"The experience of Mexico and the Philippines was paralleled in one country after another subjected to the ministrations of the IMF and the WTO. A study of fourteen countries by the UN's Food and Agricultural Organization found that the levels of food imports in 1995-98 exceeded those in 1990-94. This was not surprising, since one of the main goals of the WTO's Agreement on Agriculture was to open up markets in developing countries so they could absorb surplus production in the North. As then-US Agriculture Secretary John Block put it in 1986, "The idea that developing countries should feed themselves is an anachronism from a bygone era. They could better ensure their food security by relying on US agricultural products, which are available in most cases at lower cost.""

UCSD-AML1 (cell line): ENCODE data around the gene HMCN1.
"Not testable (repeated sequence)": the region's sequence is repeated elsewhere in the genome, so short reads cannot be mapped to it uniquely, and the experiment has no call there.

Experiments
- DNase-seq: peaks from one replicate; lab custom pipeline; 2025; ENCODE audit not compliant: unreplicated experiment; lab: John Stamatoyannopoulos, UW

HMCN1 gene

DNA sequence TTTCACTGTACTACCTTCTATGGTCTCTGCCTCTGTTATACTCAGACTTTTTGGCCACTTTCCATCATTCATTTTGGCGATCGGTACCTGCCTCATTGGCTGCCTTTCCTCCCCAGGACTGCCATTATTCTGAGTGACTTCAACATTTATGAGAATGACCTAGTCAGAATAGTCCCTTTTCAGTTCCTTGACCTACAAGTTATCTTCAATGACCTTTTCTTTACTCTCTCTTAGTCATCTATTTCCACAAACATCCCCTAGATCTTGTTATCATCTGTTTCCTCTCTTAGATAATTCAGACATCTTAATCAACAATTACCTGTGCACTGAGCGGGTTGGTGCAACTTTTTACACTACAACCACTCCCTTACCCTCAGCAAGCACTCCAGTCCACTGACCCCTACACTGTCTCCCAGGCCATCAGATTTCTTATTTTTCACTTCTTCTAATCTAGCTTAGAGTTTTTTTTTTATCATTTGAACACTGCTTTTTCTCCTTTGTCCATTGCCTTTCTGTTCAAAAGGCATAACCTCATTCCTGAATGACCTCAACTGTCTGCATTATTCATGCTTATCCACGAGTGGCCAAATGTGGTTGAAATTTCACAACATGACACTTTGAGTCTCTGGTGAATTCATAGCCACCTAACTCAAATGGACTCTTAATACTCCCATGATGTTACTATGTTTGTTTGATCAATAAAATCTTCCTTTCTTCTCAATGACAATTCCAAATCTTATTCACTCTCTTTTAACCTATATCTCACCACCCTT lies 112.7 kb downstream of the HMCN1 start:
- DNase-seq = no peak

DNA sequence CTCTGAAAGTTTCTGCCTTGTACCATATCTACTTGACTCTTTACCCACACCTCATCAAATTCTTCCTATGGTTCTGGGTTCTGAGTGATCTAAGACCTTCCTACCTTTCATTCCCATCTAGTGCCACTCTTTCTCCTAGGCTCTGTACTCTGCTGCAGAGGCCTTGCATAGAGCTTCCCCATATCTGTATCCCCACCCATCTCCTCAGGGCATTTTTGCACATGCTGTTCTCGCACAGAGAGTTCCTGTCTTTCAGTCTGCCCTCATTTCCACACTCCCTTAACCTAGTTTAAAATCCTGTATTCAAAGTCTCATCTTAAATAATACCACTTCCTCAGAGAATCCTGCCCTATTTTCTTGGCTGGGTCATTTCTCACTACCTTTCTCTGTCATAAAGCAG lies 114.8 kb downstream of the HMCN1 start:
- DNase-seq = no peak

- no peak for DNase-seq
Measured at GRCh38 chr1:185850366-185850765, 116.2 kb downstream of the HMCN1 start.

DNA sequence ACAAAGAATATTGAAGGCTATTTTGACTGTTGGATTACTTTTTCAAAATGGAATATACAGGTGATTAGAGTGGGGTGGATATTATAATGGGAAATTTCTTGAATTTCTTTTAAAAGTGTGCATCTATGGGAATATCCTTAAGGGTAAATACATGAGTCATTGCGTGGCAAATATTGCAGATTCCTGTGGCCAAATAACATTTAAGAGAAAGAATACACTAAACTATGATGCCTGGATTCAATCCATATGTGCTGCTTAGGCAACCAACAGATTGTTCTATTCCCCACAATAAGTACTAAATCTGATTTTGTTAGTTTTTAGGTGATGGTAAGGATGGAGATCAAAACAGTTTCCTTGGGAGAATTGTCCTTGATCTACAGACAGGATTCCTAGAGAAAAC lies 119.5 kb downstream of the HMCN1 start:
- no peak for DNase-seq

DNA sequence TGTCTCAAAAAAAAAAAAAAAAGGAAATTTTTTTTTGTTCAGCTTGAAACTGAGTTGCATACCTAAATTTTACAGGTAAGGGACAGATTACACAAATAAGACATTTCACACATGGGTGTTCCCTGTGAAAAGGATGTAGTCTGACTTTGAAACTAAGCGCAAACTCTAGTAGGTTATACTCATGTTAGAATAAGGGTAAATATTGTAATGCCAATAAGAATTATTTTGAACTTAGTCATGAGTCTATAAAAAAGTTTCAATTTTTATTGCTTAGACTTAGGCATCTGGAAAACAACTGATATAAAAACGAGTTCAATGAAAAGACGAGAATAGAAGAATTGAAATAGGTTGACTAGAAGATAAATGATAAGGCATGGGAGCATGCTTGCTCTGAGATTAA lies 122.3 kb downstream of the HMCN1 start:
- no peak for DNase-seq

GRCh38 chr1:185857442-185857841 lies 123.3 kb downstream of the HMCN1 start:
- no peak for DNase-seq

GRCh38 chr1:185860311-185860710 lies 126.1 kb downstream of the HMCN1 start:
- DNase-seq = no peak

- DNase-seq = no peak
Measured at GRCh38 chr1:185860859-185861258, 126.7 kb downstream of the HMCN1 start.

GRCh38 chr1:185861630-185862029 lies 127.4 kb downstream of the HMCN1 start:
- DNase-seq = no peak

I agree with the argument you put forward--until very recently the internal prices of the "protected" countries was far higher than the world market. So countries such as Indonesia and the Philippines, which de facto either banned imports of rice or put high tariffs on it have kept food far more expensive than needed in the years before the recent spike in prices. As a result they kept more of their population in poverty only to briefly enjoy a lower price difference now. Apart from all the special interests that argue for protection of agriculture, though, people do seem to have trouble dealing with sharp price shocks, though, irrespective of the price level. The use of forward markets and stockpiles seem not enough to reduce the fluctuations, as becomes evident now, or is prohibitively expensive. So having a mechanism in place to protect the poor from the impact of price shocks may therefore be the best way to preserve openb markets in agriculture--or in anything else for that matter.